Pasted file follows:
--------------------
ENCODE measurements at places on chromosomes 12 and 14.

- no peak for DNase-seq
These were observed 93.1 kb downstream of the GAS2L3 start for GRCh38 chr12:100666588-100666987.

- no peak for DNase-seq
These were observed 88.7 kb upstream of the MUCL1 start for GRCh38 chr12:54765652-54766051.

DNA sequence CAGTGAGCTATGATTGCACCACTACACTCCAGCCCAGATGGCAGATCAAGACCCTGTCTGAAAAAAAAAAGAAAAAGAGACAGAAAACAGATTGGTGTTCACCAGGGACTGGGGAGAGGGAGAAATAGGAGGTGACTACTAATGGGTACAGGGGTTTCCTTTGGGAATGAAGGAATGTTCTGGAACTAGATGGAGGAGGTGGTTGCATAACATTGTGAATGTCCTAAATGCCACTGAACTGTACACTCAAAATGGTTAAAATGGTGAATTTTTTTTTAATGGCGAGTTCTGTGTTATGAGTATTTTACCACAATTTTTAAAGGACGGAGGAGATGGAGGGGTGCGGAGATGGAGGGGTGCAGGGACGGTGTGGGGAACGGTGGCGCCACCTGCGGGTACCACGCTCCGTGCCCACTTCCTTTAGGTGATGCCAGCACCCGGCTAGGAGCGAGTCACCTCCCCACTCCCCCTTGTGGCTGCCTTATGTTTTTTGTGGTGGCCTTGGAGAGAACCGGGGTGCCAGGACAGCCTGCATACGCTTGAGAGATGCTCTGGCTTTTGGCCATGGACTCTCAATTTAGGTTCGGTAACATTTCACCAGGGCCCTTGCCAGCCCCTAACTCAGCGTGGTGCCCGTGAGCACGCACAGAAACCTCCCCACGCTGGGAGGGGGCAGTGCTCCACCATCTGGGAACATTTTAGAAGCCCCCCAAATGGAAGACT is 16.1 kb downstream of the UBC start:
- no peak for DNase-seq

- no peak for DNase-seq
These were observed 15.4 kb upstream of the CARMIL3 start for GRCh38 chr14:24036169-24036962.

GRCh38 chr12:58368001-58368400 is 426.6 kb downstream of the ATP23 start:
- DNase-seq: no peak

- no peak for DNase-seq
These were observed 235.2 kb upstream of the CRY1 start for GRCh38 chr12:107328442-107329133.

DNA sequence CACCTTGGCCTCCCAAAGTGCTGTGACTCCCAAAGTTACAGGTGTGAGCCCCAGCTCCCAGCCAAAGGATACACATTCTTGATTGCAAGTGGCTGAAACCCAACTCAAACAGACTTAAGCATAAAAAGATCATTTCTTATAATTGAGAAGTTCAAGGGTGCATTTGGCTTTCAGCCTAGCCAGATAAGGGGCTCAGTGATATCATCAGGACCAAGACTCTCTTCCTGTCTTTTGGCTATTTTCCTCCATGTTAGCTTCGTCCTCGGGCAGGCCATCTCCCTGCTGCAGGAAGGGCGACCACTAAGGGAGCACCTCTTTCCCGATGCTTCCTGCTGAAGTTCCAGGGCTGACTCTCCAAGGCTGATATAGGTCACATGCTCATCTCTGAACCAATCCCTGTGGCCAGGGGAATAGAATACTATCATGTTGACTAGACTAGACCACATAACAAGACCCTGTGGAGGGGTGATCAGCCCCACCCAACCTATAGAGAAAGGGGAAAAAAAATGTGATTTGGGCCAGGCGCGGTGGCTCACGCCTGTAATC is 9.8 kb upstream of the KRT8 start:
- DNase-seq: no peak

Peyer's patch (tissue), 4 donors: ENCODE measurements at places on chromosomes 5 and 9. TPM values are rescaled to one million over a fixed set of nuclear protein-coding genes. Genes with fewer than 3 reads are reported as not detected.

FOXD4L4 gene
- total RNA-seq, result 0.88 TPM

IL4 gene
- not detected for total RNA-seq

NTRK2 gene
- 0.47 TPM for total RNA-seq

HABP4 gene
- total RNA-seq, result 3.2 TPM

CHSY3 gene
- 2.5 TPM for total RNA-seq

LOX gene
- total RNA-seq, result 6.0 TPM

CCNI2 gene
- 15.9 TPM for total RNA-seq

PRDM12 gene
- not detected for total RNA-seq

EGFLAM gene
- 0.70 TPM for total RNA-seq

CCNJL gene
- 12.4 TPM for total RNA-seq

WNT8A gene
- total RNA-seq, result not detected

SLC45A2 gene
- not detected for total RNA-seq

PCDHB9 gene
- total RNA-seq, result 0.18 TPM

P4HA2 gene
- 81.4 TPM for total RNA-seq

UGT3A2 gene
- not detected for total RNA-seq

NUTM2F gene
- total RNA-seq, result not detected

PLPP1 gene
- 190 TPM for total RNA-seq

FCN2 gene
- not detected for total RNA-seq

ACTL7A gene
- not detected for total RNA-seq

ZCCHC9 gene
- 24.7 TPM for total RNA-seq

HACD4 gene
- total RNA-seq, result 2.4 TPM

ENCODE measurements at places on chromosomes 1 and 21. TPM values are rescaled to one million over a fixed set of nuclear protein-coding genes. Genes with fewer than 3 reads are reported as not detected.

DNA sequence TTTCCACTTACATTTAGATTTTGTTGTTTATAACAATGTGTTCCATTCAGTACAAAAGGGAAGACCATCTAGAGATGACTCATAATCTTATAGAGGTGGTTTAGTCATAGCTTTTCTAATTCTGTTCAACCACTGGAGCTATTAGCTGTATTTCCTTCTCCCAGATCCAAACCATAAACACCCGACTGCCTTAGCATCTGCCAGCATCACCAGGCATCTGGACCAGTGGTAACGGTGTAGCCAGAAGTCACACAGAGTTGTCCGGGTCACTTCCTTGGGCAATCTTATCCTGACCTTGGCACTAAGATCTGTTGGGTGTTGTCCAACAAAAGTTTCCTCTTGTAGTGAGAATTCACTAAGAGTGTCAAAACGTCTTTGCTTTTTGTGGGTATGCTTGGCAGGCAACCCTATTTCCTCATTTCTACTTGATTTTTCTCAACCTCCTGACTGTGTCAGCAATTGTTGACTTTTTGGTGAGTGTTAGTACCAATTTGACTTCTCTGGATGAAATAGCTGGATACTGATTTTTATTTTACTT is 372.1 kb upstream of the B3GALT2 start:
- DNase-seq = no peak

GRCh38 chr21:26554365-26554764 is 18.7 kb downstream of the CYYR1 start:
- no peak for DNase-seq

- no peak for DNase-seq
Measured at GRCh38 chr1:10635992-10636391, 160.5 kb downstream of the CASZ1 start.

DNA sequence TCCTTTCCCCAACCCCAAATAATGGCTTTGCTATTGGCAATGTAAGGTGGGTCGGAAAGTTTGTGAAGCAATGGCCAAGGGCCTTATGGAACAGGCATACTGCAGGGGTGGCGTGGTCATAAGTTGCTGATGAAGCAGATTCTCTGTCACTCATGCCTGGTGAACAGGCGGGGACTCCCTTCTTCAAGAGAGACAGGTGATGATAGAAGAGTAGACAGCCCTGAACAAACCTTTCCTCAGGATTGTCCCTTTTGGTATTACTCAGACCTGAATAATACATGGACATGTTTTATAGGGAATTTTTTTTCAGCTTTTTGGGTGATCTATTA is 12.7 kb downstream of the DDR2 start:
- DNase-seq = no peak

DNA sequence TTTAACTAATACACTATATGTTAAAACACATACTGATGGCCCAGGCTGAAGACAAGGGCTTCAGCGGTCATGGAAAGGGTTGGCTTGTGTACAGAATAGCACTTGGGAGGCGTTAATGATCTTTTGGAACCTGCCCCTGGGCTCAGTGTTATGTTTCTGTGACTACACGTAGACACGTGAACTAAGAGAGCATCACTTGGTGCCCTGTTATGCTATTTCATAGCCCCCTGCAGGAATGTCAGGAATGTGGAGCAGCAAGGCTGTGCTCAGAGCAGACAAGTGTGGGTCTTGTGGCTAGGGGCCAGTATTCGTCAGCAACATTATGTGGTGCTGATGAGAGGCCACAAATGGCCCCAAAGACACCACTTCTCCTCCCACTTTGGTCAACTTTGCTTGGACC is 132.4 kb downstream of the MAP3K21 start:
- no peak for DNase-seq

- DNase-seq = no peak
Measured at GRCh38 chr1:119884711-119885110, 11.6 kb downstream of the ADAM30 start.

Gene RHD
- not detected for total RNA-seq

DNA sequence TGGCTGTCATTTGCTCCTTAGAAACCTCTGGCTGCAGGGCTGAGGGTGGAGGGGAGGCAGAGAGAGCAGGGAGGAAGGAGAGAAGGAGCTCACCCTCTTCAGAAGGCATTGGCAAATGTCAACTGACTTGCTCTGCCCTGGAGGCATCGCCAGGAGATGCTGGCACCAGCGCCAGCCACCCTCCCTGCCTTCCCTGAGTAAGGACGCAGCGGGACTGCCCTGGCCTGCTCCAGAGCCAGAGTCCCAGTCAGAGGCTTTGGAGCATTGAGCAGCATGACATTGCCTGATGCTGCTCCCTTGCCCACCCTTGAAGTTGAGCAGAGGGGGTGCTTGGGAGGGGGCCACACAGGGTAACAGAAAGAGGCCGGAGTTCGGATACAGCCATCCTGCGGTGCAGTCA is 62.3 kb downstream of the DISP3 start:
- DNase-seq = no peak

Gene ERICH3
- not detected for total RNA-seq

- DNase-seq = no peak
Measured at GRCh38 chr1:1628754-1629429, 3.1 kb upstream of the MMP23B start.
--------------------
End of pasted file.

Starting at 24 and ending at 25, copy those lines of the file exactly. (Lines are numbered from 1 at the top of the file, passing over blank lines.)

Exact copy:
- total RNA-seq, result 3.2 TPM

CHSY3 gene